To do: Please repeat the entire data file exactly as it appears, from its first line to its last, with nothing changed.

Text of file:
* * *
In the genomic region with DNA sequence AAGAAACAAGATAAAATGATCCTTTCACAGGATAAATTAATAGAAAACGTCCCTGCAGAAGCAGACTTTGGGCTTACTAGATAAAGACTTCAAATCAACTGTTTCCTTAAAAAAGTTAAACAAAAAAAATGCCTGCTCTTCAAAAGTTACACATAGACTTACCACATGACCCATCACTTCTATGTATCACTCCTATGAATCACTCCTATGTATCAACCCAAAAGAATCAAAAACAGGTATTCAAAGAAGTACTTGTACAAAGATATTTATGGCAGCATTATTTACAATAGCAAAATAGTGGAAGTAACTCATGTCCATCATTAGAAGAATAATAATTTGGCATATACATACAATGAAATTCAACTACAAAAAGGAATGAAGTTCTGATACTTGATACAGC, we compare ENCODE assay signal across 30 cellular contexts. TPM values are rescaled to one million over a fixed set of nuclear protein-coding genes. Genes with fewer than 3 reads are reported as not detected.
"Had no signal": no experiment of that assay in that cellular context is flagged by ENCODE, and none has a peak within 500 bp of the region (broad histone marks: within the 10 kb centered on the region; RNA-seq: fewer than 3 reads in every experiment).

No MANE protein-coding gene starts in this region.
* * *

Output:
In the genomic region with DNA sequence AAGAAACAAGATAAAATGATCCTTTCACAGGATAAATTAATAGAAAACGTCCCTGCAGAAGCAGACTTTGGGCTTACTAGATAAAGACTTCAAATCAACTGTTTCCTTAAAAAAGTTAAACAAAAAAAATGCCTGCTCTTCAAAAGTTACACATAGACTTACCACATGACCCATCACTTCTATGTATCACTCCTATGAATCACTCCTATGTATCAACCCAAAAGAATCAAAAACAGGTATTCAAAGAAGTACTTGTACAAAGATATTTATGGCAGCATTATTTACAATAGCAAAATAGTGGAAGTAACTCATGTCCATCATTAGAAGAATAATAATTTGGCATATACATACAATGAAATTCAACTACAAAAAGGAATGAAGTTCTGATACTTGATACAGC, we compare ENCODE assay signal across 30 cellular contexts. TPM values are rescaled to one million over a fixed set of nuclear protein-coding genes. Genes with fewer than 3 reads are reported as not detected.
"Had no signal": no experiment of that assay in that cellular context is flagged by ENCODE, and none has a peak within 500 bp of the region (broad histone marks: within the 10 kb centered on the region; RNA-seq: fewer than 3 reads in every experiment).

No MANE protein-coding gene starts in this region.